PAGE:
Ehrin: I think that’s a really fun balance to play in. To have one foot in the very dark, tragic sadness and then this other foot in a joy, that is basically like being alive. It’s infectious, and you can be miserable and do awful things and still have this joy. It’s morally confusing, but that’s all right.
Armstrong: And also, it’s true, right? People who you know who die, or terrible things happen, within that context there can be humor there. And oftentimes there is. It can save you, and that’s the kind of warm humor. The other kind of humor, which I’m interested in, is if you take these guys — especially the big business people we sometimes see in both our shows — at their own estimation, you’re gilding their thrones for them. These people make foolish mistakes, they say dumb things, they sell their companies at the wrong time, they buy companies at the wrong time. They go through the wrong doors; they’re human foibles. It’s part of life to show the ridiculousness.
Do you start to feel sort of a kinship to certain characters? As the show evolves, how does your relationship with these characters evolve?
Armstrong: I have to be able to imagine I’m Shiv just as much as Tom and Kendall and Logan. When you’re in their heads, you have to be fully in there. It’s a much more enjoyable world where you feel like the creators have a person in mind for all these different characters who you meet.
Ehrin: It’s probably too close. I think I end up being closer to them than to actual people. It’s kind of a love affair. I fall in love with the characters I write. And I see all of their foibles and their vulnerabilities and their little wants and what they’re trying to do and how they f— it up. It’s hard to not fall in love with them. Like Cory, in the beginning, was just such a prick. And then it was like the combination of Billy Crudup playing him and then me just starting to see the side of him that was so fascinating and deeply vulnerable but so deep he couldn’t show it. And I started to really love that character so much. And it happens a lot of times when I write people who are supposed to be a bad guy or a bad woman: You get inside of them because you have to get inside of them and you fall in love with them.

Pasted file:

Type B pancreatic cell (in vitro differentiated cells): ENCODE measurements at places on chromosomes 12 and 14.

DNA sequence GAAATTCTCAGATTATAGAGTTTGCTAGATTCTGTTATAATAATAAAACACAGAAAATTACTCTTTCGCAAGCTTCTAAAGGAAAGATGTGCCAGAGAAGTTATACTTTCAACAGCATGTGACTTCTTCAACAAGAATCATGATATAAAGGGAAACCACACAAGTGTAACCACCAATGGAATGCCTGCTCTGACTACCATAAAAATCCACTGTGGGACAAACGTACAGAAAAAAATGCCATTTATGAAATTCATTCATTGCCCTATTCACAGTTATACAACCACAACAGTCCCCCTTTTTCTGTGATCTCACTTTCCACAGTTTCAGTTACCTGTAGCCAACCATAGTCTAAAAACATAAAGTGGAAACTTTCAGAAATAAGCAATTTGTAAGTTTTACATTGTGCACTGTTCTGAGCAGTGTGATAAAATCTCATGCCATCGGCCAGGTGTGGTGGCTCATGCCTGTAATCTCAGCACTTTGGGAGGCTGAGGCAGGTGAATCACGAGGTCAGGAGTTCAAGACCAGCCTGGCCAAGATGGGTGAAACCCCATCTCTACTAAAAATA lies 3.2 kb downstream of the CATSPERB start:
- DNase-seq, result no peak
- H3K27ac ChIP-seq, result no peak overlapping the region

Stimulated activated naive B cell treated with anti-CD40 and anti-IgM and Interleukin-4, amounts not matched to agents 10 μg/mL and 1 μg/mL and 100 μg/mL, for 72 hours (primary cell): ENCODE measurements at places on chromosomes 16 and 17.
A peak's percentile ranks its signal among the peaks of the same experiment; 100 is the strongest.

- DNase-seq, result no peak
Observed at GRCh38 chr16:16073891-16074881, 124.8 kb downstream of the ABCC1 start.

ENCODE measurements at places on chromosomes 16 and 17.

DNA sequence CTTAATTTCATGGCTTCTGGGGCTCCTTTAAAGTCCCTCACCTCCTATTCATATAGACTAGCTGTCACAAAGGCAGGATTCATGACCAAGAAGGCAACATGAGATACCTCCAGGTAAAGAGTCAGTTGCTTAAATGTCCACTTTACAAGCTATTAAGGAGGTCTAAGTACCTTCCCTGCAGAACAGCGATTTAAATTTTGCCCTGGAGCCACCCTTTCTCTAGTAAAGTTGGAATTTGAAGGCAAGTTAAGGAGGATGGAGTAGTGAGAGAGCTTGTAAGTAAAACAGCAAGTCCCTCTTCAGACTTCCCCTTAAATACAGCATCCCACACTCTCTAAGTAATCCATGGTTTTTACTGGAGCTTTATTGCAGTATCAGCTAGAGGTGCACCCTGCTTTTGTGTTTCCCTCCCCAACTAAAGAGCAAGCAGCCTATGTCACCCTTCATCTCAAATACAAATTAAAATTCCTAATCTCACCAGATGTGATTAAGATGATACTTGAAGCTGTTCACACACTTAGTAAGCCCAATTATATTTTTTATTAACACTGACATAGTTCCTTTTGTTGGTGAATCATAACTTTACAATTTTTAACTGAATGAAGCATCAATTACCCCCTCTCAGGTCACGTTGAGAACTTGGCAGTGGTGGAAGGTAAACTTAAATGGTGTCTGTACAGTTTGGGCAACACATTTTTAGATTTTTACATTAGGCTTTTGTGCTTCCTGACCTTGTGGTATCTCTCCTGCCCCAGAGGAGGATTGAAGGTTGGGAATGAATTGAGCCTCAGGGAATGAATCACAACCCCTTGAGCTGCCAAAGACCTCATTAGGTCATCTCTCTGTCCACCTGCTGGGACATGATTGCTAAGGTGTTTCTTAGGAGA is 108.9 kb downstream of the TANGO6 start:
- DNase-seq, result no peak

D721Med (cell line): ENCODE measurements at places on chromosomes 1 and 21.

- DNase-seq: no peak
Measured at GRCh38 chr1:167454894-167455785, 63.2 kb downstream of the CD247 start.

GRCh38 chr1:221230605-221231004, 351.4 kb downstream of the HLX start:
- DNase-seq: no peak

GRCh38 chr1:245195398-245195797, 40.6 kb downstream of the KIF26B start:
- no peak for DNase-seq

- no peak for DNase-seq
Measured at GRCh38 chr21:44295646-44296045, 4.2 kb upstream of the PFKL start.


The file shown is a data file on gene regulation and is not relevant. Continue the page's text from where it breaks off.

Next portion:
Do you find it disturbing that often viewers fall in love with the more despicable characters on a TV show?
Armstrong: I don’t have any problem with it creatively — having characters who are not traditionally likable, if they’re interesting, like George Costanza and Tony Soprano. We’re not interested in perfect human beings. I don’t know that I quite fall in love with them. One of the problems for the family that we portray in the show is that there’s nothing quite so exciting to them in the world as their own family. So even though it’s not always a healthy place to be, they keep on returning to it. You probably know people who have families like that or relationships like that. These are not great people at a party, but they’re going to be pretty interesting to stand around and overhear if you can.
Ehrin: I am a very excellent enabler. So it’s very easy for me to justify bad behavior of characters. And I think one of the things I noticed in watching “Succession” is that all the characters are basically not likable. But I think what you said about how there’s nothing as exciting to them as that family is really so loaded. Because there’s such deep desire in it for acceptance from their dad, and actual paternal love. And then on the surface, there’s a joy in the hijinks. They all enjoy the circus of it, and there’s something about the combination of those two things that makes them just likable in spite of their characteristics.
The real-life people in these settings are frequently asked if they’ve watched “Succession” or “The Morning Show.” Do you pay attention to their reactions at all?
Armstrong: No. I think it could get unhealthy. There’s a bunch of people who are like this in the world. And we harvest stories from all of that stuff. We make sure we read all those stories because it’s money for free, frankly. But you don’t want to get into a gossipy relationship with that stuff. It’s brilliant raw material. They’re a whole thing in the real world. This is the show.
Ehrin: I have had a lot of people who work in the industry as local reporters or people on morning shows say, “You got it so right.” That was nice because I actually knew nothing about it.
Another similarity in both your shows is that both of them could be called “succession” because it’s about a changing of the guard and the people who are reticent to let go of power.
Armstrong: If someone asks me what the show is about, I’d say, family and power. We’re in quite a political moment as cultures, concerns about the nature of power, how it works in society. I think that naturally is reflected in people’s work and certainly in “Succession” and “The Morning Show,” too. It’s a great theme. This point of unsteadiness, it’s scary. What if somebody comes and grabs the crown? What if someone says you’re not really the king? I think they’re inherently dramatic moments.
Ehrin: I think every story is the story of power, too. Power and sex are the two big motivators for our species. You have power struggles from the day you are born. Everything is a power struggle. Every single human transaction has power in it. It’s a very human, relatable concept to people. High school is all about power. Marriages are about power. Jobs are about power. That’s why it has a grandness to it. And also a complete stupidity to it. Which is very attractive for a writer.